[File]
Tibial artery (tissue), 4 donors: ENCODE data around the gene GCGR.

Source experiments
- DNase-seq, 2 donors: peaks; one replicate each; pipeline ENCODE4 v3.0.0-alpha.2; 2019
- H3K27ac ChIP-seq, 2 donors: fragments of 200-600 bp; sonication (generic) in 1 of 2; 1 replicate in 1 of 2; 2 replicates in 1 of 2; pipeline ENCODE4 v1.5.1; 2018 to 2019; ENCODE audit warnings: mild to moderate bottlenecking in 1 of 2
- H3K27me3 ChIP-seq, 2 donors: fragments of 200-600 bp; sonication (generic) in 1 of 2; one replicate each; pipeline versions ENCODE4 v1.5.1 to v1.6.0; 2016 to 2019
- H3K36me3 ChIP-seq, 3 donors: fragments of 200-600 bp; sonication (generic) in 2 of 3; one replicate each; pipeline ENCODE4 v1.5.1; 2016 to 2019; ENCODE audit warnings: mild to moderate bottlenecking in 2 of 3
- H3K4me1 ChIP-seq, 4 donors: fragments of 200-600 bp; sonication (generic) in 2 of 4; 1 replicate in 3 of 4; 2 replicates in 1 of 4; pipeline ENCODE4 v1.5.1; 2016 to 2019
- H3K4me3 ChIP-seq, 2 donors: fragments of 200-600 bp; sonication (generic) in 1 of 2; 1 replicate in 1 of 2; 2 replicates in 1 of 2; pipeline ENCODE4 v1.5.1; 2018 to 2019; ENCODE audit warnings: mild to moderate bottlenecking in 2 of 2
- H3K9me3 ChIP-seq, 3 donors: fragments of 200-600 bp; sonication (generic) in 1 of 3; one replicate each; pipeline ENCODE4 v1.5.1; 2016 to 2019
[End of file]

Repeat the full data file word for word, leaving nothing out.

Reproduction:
Tibial artery (tissue), 4 donors: ENCODE data around the gene GCGR.

Source experiments
- DNase-seq, 2 donors: peaks; one replicate each; pipeline ENCODE4 v3.0.0-alpha.2; 2019
- H3K27ac ChIP-seq, 2 donors: fragments of 200-600 bp; sonication (generic) in 1 of 2; 1 replicate in 1 of 2; 2 replicates in 1 of 2; pipeline ENCODE4 v1.5.1; 2018 to 2019; ENCODE audit warnings: mild to moderate bottlenecking in 1 of 2
- H3K27me3 ChIP-seq, 2 donors: fragments of 200-600 bp; sonication (generic) in 1 of 2; one replicate each; pipeline versions ENCODE4 v1.5.1 to v1.6.0; 2016 to 2019
- H3K36me3 ChIP-seq, 3 donors: fragments of 200-600 bp; sonication (generic) in 2 of 3; one replicate each; pipeline ENCODE4 v1.5.1; 2016 to 2019; ENCODE audit warnings: mild to moderate bottlenecking in 2 of 3
- H3K4me1 ChIP-seq, 4 donors: fragments of 200-600 bp; sonication (generic) in 2 of 4; 1 replicate in 3 of 4; 2 replicates in 1 of 4; pipeline ENCODE4 v1.5.1; 2016 to 2019
- H3K4me3 ChIP-seq, 2 donors: fragments of 200-600 bp; sonication (generic) in 1 of 2; 1 replicate in 1 of 2; 2 replicates in 1 of 2; pipeline ENCODE4 v1.5.1; 2018 to 2019; ENCODE audit warnings: mild to moderate bottlenecking in 2 of 2
- H3K9me3 ChIP-seq, 3 donors: fragments of 200-600 bp; sonication (generic) in 1 of 3; one replicate each; pipeline ENCODE4 v1.5.1; 2016 to 2019